The embassy move wasn’t the only gesture Trump has made (and importantly, is a cause that, at least in theory, has been taken up by Democrats — including Joe Biden — long before Trump’s tenure). In March 2019, Trump signed a proclamation recognizing Israel’s annexation of the Syrian Golan Heights, and in January 2020 formally unrolled his so-called “deal of the century,” which would further entrench Israel’s ethnic cleansing, dispossession and occupation of Palestinians. Trump’s much-trumpeted “Abraham Accords” normalizing relations between Israel, the United Arab Emirates and Bahrain, in their name directly imply that the United States is a Christian country that is entering into agreements with countries of other Abrahamic religions. Hagee was resplendent upon their signing: “Another historic day as we watch the sons of Abraham come together to sign the Abraham Accords with Israel, Bahrain and the United Arab Emirates,” he declared on Twitter. Yet, as Palestinian-American scholar Noura Erakat pointed out, the agreements “reflect a geopolitical alliance among repressive regimes to expand the U.S. sphere of influence in the Middle East,” in part to protect weapons flows, and comes at the expense of Yemenis, Palestinians and all people subject to these repressive governments.
The influence of Christian Zionism on the Trump administration’s foreign policy goes beyond Israel and Palestine. CUFI is an enthusiastic cheerleader of ratcheting up of tensions with Iran, praising Trump’s January 2020 assassination of Major General Qassem Soleimani, the commander of Iran’s Quds Force and a ranking official of Iran, which nearly brought the United States into direct war with the country. CUFI has been a vociferous supporter of Trump’s “maximum pressure” sanctions against Iran, which have devastated people in Iran and worsened Covid-19 deaths. It also supports U.S. sanctions ostensibly targeting Hezbollah, which have made Lebanon’s multiple, overlapping crises far worse.
Lara Kiswani, executive director of the Arab Resource and Organizing Center, a grassroots organization, cautions against viewing these policies as solely the result of the influence of one organization. Instead, she says, it’s important to identify the “shared interests around white nationalism and ethno-nationalism. CUFI is part of that equation.”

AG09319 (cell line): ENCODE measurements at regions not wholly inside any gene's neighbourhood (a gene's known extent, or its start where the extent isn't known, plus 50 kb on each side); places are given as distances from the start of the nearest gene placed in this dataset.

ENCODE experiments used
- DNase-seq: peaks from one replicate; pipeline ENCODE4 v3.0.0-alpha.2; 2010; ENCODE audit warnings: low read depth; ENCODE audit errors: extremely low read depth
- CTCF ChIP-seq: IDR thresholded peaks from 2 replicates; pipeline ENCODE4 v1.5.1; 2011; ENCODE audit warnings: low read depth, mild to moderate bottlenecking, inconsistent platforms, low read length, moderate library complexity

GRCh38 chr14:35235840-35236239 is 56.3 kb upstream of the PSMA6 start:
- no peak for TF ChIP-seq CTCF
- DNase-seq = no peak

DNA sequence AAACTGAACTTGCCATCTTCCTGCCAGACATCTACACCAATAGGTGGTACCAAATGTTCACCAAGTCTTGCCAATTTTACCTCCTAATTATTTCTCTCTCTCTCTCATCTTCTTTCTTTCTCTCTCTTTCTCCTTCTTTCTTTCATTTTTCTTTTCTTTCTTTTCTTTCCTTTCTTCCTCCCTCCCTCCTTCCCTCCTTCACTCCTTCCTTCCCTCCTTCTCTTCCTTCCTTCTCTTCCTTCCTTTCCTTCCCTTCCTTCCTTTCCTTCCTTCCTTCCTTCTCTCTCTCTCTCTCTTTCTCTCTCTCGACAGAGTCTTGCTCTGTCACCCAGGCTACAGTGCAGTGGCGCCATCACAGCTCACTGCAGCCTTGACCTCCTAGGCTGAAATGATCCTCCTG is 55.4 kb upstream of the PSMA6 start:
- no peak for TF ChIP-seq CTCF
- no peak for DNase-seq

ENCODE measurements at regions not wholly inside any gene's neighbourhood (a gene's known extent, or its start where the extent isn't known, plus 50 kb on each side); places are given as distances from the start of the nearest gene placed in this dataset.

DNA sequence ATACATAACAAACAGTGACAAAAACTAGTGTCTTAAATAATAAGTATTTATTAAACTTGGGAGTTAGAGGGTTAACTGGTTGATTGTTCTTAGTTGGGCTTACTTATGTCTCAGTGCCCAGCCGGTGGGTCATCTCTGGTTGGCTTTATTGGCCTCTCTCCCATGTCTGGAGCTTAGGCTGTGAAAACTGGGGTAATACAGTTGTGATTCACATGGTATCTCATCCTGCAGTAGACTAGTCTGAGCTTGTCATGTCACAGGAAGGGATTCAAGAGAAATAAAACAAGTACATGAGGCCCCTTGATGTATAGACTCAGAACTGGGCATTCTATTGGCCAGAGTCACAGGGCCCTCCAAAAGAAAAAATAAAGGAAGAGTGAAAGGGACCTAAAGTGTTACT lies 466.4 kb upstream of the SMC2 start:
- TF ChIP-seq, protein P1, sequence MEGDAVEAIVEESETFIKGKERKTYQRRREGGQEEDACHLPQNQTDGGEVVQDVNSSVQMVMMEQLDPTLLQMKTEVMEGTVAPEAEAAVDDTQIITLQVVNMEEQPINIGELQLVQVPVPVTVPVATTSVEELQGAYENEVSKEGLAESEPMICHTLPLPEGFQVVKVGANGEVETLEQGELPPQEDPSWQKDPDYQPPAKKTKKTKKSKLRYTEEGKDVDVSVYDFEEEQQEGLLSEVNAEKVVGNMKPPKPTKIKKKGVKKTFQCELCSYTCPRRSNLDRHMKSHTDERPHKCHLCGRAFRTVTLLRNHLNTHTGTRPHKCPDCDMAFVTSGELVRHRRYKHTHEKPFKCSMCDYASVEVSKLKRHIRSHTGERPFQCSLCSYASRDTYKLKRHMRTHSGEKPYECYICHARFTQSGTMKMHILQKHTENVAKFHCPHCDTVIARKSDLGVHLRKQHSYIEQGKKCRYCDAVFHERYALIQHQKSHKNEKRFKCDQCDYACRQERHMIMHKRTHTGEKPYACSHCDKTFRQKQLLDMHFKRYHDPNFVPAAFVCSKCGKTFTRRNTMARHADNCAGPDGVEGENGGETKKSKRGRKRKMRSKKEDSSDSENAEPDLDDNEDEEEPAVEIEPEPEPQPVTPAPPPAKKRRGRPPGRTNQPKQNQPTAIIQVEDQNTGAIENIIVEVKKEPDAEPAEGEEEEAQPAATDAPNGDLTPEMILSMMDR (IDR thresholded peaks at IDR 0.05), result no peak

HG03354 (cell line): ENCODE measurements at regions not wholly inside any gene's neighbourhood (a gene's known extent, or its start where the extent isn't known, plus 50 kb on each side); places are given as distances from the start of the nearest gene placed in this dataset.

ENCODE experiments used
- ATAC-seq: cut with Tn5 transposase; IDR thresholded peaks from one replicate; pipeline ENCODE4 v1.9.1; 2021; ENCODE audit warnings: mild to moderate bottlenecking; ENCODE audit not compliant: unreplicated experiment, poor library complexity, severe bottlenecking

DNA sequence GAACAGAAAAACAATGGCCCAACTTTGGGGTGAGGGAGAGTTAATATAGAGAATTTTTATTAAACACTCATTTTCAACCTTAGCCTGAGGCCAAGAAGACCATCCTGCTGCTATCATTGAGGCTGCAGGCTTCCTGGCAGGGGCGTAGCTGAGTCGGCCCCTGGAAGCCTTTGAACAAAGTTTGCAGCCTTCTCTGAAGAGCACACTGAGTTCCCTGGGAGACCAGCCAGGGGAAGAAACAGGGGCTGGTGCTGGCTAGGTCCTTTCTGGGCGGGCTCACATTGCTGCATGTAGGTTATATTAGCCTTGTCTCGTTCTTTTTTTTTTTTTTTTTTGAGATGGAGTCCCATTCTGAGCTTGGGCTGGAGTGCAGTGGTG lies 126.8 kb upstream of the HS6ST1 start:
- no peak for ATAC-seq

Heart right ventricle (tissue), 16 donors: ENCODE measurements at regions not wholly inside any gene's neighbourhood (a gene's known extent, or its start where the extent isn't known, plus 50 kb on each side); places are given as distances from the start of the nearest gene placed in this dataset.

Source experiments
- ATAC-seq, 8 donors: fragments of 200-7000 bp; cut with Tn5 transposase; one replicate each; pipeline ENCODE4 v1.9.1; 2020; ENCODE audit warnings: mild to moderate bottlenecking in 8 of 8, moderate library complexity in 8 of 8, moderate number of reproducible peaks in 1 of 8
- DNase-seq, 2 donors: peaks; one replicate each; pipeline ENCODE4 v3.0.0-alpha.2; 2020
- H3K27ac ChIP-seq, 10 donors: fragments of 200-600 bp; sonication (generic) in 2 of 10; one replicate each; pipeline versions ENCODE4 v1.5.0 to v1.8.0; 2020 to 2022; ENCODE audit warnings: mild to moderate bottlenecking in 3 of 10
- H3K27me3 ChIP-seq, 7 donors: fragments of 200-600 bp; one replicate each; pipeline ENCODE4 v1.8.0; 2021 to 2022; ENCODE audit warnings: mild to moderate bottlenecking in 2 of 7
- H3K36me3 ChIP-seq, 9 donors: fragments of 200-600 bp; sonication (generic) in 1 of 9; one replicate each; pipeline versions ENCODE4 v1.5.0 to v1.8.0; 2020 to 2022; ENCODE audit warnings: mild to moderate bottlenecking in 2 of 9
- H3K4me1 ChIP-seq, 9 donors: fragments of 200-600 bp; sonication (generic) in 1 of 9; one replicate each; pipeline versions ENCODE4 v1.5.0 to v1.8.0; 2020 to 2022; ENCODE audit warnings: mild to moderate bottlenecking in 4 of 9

“There’s a long history of the coalescing between right-wing forces under Zionism,” says Kiswani. The Trump administration has not only emboldened white nationalists and the Christian right domestically, but also partnered with other enthno-nationalist states like Israel. Meanwhile, there is also a “shared interest between the ethno-nationalism of Israeli Prime Minister Benjamin Netanyahu and a white Christian base,” she argues.
Some say this political partnership is also premised on something both common and mundane in U.S. politics: Trump’s efforts to mobilize a base in support of himself. “I’m not going to try to get inside Trump’s head,” Steven Gardiner, assistant research director for Political Research Associates and author of a new report on Christian Zionism, told In These Times. “But it’s clear from his actions that whatever his beliefs are, he’s pandering to the Christian Zionist base, and going above and beyond the kind of substantive support for Israel that comes in the ongoing financial and military support and military alliance in the region.” Gardiner includes Trump’s bellicose policies towards Iran within this larger trend. “For the Christian Zionist world,” he says, “Iran is the new devil in play for them.”
This does not mean, however, that Trump is not also trying to curry favor among more bipartisan pro-Israel forces like AIPAC (CUFI mostly draws its support from the right). According to Gardiner, “AIPAC has been more or less non-partisan, or at least willing to ally themselves with anyone who could conceivably be an ally of Israel. Christian Zionists, on the other hand, foreground the very acts that are going to antagonize not just American liberals, but liberal Jews in the diaspora in particular.”
“In terms of mobilizing voters,” Gardiner continues, “It’s the Christian Zionists that are going to get themselves into hundreds of churches, not AIPAC. If you’re a ‘good’ politician, you can do two things with the same action: appeal to AIPAC and Christian Zionists. There’s no reason you wouldn’t.” AIPAC, for its part, has allied with Christian Zionists, and had Hagee speak at its 2007 summit. And both AIPAC and CUFI have rallied around similar and overlapping aims, including the criminalization of the Palestinian-led Boycott, Divestment, and Sanctions movement.
While it is difficult to know what Trump actually believes, and there are reports that he has mocked his Christian supporters, it is undeniable that he’s filled his administration with staunch Christian Zionists. Speaking at CUFI’s 2019 summit, Vice President Mike Pence rattled off the Trump administration’s hawkish record to resounding applause and trumpeted his close relationship with CUFI. Addressing the group’s summit in 2017, Pence declared, “For my part, like all of you, my passion for Israel springs from my Christian faith.”